- Effectively deliver ads to people based on their engagement with your business
- Measure and report on conversions from certain customers
- Ensure that your ads are delivered to the most relevant audiences at the right frequency
- Accurately attribute app installs to people using iOS 14 and later
- Predict and optimize cost per action over time and efficiently allocate budgets.
Impact on Audience Network
Facebook Audience Network is a network of ads that appear mostly on mobile apps, outside of the Facebook family. There are two primary sides to Facebook Audience Network: Publishers, who place ads on their apps (and sometimes mobile websites) to monetize their product; and advertisers, who spend to reach their targeted audience while using these apps.
In Preparing Audience Network for iOS 14, Facebook says that they “will continue to serve ads, however, our ability to deliver personalized ads on iOS 14 will be limited.” Also, publishers are to expect ad revenue to decrease. According to Facebook, “it may render Audience Network so ineffective on iOS 14 that it may not make sense to offer it on iOS 14 in the future.”
What about advertisers who use Audience Network among their ad placements to reach their audience? According to Facebook, the ability to deliver targeted ads via Audience Network will be impacted. While some users may not see ads, others may see less relevant ads, hence lowering cost per thousand impressions (CPMs), which results in less revenue for the publishers – and lower CPMs for the advertiser as well.
Now, this is a big deal if you monetize your app with Audience Network and rely on that revenue. But, advertisers have seen inconsistent results from this placement. I’ve found it’s prone to accidental clicks, bot clicks, and click fraud.
Preparing for iOS 14
In a bid to mitigate the effect of the iOS14 update on customers, Facebook in a post announced a series of their upcoming changes. While it was looking as though the impetus of this update would fall on Audience Network and mobile apps, Facebook indicates that this change “will have hard-hitting implications for businesses that advertise on mobile devices and across the web.”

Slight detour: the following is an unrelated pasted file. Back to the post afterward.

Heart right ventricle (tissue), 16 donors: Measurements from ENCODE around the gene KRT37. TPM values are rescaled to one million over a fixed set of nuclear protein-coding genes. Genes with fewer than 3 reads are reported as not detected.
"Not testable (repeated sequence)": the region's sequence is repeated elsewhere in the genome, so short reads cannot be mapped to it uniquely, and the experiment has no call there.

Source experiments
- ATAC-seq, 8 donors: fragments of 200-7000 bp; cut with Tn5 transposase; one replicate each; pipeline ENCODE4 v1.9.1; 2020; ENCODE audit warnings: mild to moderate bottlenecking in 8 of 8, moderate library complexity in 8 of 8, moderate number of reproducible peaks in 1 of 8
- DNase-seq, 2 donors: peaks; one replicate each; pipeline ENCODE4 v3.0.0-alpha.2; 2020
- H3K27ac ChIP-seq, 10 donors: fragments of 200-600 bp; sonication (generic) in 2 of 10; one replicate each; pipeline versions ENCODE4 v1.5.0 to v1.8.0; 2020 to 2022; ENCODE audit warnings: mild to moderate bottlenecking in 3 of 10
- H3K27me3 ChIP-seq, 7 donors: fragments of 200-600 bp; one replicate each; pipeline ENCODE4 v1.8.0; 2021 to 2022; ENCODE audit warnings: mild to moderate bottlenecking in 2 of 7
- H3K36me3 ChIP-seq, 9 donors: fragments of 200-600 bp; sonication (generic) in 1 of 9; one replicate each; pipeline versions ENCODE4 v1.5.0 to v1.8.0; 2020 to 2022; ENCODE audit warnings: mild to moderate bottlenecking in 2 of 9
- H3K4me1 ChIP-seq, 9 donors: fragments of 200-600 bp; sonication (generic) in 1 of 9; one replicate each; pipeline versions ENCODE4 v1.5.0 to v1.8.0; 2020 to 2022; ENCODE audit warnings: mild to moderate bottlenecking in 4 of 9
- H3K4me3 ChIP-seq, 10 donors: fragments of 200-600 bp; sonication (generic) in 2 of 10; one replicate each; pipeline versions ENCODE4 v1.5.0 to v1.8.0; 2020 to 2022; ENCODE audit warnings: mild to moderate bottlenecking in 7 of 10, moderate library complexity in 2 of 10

However, once Facebook and Instagram are forced to show Apple’s prompt to users of the Facebook family of apps, “those that optimize, target, and/or report on mobile web events from any of our business tools will be impacted.” So, the impact is likely to extend beyond Audience Network.
So, we are now talking about the impact to advertisers as a result of people not giving Facebook’s apps permission to track them. It will, as Facebook says, impact targeting, and tracking across the mobile web.
How to plan around the iOS 14 update
Since the main component of Facebook advertising that is going to be affected by this is pixel tracking. Some simple workarounds for the update in the immediate future would be:
Exclude iOS devices from campaigns with conversion objectives
This certainly isn’t a permanent solution to running paid advertising on Facebook in the future, but doing so may give insight into what you can expect when the update takes effect.
Create campaigns outside of the conversion objective
This strategy will not negate the impact on retargeting audiences but will aid in your ability to drive results from prospecting campaigns.
Create an extra layer or break down your conversion flow on your landing pages
This requires that users give you information about themselves earlier in the conversion process. First name, last name, or email addresses can be retroactively uploaded back into Facebook to generate custom audiences for retargeting purposes.